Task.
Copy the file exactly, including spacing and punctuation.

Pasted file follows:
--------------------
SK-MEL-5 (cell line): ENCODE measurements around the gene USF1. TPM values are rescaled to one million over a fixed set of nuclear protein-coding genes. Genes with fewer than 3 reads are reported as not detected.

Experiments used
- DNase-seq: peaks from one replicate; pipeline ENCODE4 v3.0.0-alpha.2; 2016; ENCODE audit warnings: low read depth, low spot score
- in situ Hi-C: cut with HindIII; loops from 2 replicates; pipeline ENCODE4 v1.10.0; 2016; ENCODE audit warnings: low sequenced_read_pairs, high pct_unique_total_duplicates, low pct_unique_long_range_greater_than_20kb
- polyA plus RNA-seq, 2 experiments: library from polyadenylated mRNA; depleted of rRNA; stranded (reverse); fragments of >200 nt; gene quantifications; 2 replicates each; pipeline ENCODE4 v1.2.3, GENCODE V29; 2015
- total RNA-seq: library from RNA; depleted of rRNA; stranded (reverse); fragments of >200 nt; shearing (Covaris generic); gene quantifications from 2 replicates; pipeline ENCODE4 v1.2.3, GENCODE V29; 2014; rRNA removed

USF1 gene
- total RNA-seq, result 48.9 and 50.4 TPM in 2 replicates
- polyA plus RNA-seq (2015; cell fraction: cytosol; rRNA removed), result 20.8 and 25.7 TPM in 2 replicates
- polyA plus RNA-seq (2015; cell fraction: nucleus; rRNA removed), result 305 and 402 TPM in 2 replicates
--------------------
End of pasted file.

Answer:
SK-MEL-5 (cell line): ENCODE measurements around the gene USF1. TPM values are rescaled to one million over a fixed set of nuclear protein-coding genes. Genes with fewer than 3 reads are reported as not detected.

Experiments used
- DNase-seq: peaks from one replicate; pipeline ENCODE4 v3.0.0-alpha.2; 2016; ENCODE audit warnings: low read depth, low spot score
- in situ Hi-C: cut with HindIII; loops from 2 replicates; pipeline ENCODE4 v1.10.0; 2016; ENCODE audit warnings: low sequenced_read_pairs, high pct_unique_total_duplicates, low pct_unique_long_range_greater_than_20kb
- polyA plus RNA-seq, 2 experiments: library from polyadenylated mRNA; depleted of rRNA; stranded (reverse); fragments of >200 nt; gene quantifications; 2 replicates each; pipeline ENCODE4 v1.2.3, GENCODE V29; 2015
- total RNA-seq: library from RNA; depleted of rRNA; stranded (reverse); fragments of >200 nt; shearing (Covaris generic); gene quantifications from 2 replicates; pipeline ENCODE4 v1.2.3, GENCODE V29; 2014; rRNA removed

USF1 gene
- total RNA-seq, result 48.9 and 50.4 TPM in 2 replicates
- polyA plus RNA-seq (2015; cell fraction: cytosol; rRNA removed), result 20.8 and 25.7 TPM in 2 replicates
- polyA plus RNA-seq (2015; cell fraction: nucleus; rRNA removed), result 305 and 402 TPM in 2 replicates